Phoenix names new chief of policePosted: Updated:
PHOENIX -- Daniel V. Garcia has been named Phoenix's new chief of police.
Phoenix City Manager David Cavazos announced the hiring Monday afternoon.
"After a nationwide search and a thorough interview process that included more than 30 members of the Phoenix community, I have selected Daniel Garcia to serve as Phoenix's next police chief," Cavazos said.
"We have an outstanding police department that has earned a national reputation for its community-based policing and many other innovative programs," Cavazos continued. "Chief Garcia will help lead the department to the next level of excellence, integrity and respect for our community."
Garcia, 54, served nearly 34 years in the Dallas Police Department and had been an assistant police chief since 2004.
"Daniel V. Garcia will bring new, strong and sound leadership to our police department, which is already one of the best in the country,” Mayor Greg Stanton said.
Garcia replaces Jack Harris, who left in April after city management sidelined him from daily duties during a political controversy over kidnapping statistics Phoenix cited to receive federal grant money.
Other finalists for the job included acting Phoenix Police Chief Joe Yahner, Phoenix Assistant Police Chief Kevin Robinson and former San Jose (Calif.) Police Chief Robert Davis.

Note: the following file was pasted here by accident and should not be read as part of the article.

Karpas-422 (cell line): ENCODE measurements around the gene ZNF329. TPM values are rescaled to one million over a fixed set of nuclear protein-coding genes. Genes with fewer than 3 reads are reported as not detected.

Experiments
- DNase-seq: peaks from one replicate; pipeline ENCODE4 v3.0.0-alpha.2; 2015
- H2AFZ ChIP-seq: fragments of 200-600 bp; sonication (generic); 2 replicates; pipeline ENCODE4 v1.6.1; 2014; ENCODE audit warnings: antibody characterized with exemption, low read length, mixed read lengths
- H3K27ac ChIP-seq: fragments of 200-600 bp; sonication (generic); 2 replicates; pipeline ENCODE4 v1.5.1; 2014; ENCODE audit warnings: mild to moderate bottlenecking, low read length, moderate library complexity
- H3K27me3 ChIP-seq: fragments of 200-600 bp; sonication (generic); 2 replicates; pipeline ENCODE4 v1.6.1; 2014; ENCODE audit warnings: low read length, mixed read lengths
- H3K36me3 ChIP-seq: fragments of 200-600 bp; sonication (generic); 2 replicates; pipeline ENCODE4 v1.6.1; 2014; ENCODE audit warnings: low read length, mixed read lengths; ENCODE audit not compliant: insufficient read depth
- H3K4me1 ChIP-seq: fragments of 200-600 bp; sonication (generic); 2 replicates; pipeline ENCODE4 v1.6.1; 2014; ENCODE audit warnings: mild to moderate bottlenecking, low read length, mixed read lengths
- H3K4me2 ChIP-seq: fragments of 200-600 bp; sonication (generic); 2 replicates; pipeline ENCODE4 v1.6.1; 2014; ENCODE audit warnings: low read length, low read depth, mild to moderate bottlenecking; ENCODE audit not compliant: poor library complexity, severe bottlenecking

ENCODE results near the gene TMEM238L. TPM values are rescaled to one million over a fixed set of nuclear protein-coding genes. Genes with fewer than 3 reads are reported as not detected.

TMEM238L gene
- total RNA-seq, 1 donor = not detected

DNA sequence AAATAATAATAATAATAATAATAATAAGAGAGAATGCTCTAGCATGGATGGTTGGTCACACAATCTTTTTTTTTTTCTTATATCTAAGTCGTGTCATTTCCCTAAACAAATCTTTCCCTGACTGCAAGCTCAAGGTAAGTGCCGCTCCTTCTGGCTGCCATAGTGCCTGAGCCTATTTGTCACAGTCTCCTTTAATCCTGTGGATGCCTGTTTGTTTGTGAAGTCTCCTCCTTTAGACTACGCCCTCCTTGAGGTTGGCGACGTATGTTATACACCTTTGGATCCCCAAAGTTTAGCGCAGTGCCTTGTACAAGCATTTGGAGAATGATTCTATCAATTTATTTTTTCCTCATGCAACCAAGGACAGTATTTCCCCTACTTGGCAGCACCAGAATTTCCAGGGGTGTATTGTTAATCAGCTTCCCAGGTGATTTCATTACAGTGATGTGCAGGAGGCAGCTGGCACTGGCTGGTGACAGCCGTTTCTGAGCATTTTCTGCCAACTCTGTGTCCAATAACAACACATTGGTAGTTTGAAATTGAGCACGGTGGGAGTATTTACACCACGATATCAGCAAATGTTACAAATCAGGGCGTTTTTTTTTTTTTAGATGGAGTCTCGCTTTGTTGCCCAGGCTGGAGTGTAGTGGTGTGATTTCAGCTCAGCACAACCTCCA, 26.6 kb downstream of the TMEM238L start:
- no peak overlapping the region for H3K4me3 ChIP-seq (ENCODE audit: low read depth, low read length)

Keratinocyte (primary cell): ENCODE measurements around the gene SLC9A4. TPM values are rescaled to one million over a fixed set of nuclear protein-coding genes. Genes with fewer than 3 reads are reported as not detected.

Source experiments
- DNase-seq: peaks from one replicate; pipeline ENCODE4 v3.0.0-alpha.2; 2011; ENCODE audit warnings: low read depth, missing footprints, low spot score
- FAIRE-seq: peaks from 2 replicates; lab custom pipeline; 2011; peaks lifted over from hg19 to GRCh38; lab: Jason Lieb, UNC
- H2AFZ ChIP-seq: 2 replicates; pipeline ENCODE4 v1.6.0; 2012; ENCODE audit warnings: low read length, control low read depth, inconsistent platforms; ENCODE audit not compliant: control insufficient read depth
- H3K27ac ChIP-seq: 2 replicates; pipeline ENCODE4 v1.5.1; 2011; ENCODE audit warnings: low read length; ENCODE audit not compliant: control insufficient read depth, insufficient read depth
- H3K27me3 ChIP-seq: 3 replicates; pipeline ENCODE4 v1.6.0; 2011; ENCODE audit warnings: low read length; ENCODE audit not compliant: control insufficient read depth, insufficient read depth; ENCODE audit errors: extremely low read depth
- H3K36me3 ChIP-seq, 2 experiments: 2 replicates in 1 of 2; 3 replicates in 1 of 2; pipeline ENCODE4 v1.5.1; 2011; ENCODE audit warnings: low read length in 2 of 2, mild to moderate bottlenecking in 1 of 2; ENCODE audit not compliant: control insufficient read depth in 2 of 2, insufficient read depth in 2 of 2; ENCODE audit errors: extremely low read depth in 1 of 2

"This is a wonderful opportunity," Garcia said. "The Phoenix Police Department has a strong reputation in the law enforcement field, and I want to be part of that."
Garcia also thanked Yahner and Robinson in his brief remarks before Monday afternoon.
"[Yahner's] leadership has been outstanding, and I look forward to working with him."
The incoming chief avoided discussing anything controversial. When asked about the issue of immigration, he responded, "There's nothing more important than treating people with dignity and respect. That's my answer to the immigration issue."
A 2010 profile in the Dallas Morning News described Garcia as a "take charge commander" and an excellent "planner and tactician." But like any person in a position of authority, Garcia has his critics. They say he is a "micromanager" who relies on "intimidation" to get things done.
Garcia stated his goal for his work as the new top cop in Phoenix succinctly.
“My message coming into the city of Phoenix as the chief of police is very simple: I want to be policing with a purpose,” Garcia said.
Garcia will begin his new assignment in May.